Black Friday, Small business Saturday and Cyber Monday are huge opportunities to kick off the holiday shopping season. Business Correspondent Rhonda Schaffler talked to Tom McGee, president and CEO of the International Council of Shopping Centers, about early indicators that this holiday season will be positive for retailers.
McGee: I expect us to have a very strong holiday season this year. Our expectations are for 3.8 percent growth. You have a strong economy, rising consumer sentiment, a good job market. This is the ultimate consumer facing industry, so if you have a confident consumer, you’re going to have a good holiday season.
Schaffler: Tom, we have seen a big uptick in online sales. How is that changing the retail landscape in the traditional mall, like here in Short Hills?
McGee: So, first of all the vast majority of sales in the United States still happen in a physical stores with 90 percent of sales. But, I do think you are seeing this convergence taking place where the digital world is beating the physically world, and vice versa. Macro, you see Amazon buying Whole Foods, you see Walmart acquiring digital properties. But, you see it here, even in the mall. You see UNTUCKit, for example, which started online, opening up a physical store, so you really see this convergence. I think a lot of successful online retailers are going to start to validate their brand, look to develop customer loyalty by opening up stores. I think you’re going to see retailers really try to enhance your digital presence because the consumer, they just want to be served. They want a good price, they want great customer service, they want a consistent experience.
Schaffler: Tom, New Jersey’s an interesting place. Throughout the year, we’ve reported on retail store closings, but compared to the rest of the country, New Jersey seems to be holding up well. Why is that? What is it about this market?
McGee: Well, New Jersey’s a great market for retail. Obviously it’s between two major metropolitan centers, New York and Philadelphia. You have a highly educated workforce, a lot of disposable spending, so I think it does very well in almost all economic environments, but particularly when you have a strong retail environment like this. I would suspect that to continue. New Jersey will be a place where you see a lot of innovation in retail because it has a lot of great properties, such as this one in Short Hills Mall. So, I expect New Jersey to be in many ways a bellwether for what happens to the rest of the country.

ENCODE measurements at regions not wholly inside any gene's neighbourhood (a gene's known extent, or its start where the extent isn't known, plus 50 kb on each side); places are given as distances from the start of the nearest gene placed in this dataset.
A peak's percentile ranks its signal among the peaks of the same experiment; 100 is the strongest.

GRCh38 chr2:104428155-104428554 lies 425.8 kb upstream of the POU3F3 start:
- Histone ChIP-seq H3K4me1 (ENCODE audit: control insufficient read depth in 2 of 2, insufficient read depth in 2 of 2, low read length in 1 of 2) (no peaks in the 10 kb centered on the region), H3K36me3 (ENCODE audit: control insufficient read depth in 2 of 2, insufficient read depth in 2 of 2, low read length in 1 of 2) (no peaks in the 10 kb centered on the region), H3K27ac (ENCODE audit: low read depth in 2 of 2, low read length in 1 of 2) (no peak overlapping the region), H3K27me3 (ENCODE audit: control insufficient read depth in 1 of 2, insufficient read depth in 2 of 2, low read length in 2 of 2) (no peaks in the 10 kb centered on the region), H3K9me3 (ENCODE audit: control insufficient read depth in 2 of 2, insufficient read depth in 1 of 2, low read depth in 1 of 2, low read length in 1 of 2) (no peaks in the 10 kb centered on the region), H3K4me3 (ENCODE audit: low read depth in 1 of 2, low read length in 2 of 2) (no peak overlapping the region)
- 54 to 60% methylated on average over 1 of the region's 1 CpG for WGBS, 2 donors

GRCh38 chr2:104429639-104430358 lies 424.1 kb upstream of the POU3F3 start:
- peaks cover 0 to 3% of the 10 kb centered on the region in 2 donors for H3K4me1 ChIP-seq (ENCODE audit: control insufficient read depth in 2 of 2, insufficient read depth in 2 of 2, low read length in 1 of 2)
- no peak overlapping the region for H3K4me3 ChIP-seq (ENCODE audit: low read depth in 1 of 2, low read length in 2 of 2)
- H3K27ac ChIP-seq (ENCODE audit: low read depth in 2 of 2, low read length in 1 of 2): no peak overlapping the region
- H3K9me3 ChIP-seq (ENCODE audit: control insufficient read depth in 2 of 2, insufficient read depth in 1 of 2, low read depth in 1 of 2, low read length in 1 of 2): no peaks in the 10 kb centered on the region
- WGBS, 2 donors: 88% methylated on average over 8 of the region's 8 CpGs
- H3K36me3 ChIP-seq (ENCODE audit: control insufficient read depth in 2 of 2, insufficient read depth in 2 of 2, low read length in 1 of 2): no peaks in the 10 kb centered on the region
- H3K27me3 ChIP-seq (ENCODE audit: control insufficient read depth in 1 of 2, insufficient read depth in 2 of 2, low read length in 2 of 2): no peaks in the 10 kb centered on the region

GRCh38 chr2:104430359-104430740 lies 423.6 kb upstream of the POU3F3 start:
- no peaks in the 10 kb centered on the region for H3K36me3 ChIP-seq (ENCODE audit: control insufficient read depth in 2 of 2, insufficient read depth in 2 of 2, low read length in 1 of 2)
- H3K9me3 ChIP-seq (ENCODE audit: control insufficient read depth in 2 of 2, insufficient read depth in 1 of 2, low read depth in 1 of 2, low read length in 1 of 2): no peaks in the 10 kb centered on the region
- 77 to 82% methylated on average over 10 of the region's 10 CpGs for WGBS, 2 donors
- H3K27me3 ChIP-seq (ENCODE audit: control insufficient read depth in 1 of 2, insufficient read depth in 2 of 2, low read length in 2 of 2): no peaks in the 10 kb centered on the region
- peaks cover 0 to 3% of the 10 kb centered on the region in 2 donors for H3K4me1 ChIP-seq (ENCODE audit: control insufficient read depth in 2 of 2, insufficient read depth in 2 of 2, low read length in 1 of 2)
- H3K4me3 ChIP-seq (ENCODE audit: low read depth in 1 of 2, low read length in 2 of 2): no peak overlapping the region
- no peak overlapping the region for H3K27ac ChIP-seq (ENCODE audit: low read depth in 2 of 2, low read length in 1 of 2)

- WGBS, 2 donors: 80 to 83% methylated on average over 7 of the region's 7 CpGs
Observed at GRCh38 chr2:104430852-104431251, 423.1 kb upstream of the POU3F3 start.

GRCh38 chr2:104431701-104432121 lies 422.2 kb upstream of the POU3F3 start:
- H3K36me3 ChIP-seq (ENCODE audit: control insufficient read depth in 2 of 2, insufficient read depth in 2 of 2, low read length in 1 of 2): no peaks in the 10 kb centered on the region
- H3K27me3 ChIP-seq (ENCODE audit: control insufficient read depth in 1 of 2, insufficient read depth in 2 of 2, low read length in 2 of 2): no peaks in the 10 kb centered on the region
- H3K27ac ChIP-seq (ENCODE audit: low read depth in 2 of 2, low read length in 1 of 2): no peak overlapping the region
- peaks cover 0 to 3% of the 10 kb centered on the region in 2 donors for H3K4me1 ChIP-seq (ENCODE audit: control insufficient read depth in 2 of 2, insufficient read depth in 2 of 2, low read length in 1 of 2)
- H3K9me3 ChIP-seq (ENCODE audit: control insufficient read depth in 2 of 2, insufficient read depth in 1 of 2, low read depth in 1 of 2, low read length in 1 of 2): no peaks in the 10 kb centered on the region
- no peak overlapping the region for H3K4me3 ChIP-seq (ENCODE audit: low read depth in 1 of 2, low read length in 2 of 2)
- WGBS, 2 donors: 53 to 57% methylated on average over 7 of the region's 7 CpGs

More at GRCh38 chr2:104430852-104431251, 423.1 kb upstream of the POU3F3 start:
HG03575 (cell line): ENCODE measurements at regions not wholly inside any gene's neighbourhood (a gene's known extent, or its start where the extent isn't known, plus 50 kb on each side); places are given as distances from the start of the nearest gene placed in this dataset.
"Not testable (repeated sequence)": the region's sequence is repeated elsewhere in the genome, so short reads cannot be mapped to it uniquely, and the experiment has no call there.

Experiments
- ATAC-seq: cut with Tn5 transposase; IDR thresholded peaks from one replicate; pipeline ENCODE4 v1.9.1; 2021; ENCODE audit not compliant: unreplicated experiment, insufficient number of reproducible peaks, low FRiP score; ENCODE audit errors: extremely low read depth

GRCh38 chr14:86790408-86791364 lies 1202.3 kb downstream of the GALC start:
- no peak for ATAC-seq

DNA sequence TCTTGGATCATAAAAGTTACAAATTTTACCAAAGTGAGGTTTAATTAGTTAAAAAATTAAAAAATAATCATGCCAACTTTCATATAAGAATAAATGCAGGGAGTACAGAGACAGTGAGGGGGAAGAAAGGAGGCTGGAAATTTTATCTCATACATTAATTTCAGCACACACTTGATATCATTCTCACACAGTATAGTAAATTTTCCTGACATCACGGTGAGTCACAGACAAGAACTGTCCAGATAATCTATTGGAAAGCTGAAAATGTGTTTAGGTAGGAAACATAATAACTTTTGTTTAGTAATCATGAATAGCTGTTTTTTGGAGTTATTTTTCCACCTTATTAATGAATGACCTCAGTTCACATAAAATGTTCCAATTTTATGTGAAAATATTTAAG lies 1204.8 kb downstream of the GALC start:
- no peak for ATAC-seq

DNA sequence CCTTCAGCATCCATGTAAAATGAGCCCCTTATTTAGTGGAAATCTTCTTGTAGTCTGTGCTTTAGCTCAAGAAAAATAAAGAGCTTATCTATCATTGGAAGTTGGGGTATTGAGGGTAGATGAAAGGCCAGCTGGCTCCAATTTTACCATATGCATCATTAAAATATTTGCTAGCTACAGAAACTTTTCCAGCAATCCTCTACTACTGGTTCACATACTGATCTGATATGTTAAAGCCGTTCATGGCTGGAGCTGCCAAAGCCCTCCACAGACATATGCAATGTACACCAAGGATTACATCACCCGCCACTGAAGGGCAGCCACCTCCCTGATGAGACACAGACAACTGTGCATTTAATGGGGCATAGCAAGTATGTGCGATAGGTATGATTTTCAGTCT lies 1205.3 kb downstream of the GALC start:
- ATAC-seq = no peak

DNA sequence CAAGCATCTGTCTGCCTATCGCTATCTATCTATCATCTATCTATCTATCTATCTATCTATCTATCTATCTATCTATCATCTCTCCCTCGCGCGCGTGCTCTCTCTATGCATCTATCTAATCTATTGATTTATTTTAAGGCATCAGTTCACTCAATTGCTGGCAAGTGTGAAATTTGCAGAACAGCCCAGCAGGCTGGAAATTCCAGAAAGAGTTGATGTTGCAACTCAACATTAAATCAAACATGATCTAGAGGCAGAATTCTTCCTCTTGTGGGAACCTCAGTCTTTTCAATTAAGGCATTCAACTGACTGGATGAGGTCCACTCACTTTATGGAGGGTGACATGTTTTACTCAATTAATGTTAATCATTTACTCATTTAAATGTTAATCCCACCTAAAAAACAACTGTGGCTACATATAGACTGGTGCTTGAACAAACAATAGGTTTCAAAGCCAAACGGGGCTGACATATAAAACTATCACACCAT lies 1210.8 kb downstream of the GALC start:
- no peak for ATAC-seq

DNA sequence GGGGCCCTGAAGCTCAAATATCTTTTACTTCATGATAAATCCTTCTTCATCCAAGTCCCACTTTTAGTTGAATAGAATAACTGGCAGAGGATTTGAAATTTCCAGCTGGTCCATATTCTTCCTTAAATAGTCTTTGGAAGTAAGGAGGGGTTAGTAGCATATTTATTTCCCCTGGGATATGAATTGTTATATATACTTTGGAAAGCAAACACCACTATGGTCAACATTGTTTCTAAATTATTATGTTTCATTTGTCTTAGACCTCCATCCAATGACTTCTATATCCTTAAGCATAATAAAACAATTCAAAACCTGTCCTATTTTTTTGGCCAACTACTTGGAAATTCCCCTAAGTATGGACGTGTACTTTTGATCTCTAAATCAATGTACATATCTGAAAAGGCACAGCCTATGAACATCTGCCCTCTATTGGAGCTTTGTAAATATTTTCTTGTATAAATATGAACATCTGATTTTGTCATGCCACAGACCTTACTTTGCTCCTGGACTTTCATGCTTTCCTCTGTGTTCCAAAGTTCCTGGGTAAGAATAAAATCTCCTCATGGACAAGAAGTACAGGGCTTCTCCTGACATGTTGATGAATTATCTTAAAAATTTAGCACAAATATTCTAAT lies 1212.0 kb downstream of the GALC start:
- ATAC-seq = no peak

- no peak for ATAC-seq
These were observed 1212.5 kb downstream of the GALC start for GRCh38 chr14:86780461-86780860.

Schaffler: We are going to see in New Jersey, at least they are making some head way on, the American Dream mall in Meadowlands. That’s something that’s been on the table for awhile. That mall will include things like entertainment facilities. Is that a necessity for malls these days to have entertainment facilities and restaurants?
McGee: Yeah, it really is, and I think it really speaks to consumer real estate. Malls are really meant to be a community center, they’re meant to serve the demographics in the community that they represent. And if you think about it from a macro perspective, you have an aging baby boomer population that’s transitioning out of their prime consumption years, they tend to be empty nesters. They eat out more, they like to entertain because they don’t have the kids at home. Millennials, kind of pre-kids, maybe pre-marriage, pre-home purchase, and they like to eat out, they like to be entertained. And so you see these two major demographic at two ages of the age spectrum, but they kind of like many of the same things — entertainment, food and beverage, etc. I think that’s going to continue for sure.
Schaffler: Tom, any sense yet of what area in retail will do very well this holiday season? Do you have any early numbers on the types of things people are buying?
McGee: Well, I mean electronics always do well on the holiday season, apparel always does well on the holiday season, gift cards do well on the holiday season. So, ultimately I think those retailers that do a good job of having the right product at the right price, but really focus on great customer service are going to continue to do well. And having a line presence in their digital space and physical space is really important. You are going to see a lot of things like click and collect where you buy online, you pick up at a store. We know when somebody walks into a store they tend to buy something else, so this speaks to that convergence that’s taking place.
Schaffler: It seems like the shopping season starts early and lasts longer. Everyday we have something going on, whether it’s Black Friday or Small Business Saturday, Cyber Monday. What happens to the retailers’ bottom lines if they have to keep discounting? Who wins?
McGee: Well, first of all I think that discount retailers are doing well, certainly consumers are price conscience. You are seeing more discipline on the part of the retailers. You’ve seen a lot of recent press where they’ve done fairly well at holding the line on promotions, so I think you’ll see that happen during the holiday season in a more formalized, consistent way. You know, Black Friday is an iconic part of the American culture. I think that certainly the holiday season, to your point, has lengthened, but this is still an important day. Maybe not as important as it once was from the aspect of percentage of sales for retailers. It’s still important, but it’s an important day emotionally, sentimentally, because it’s part of our American tradition.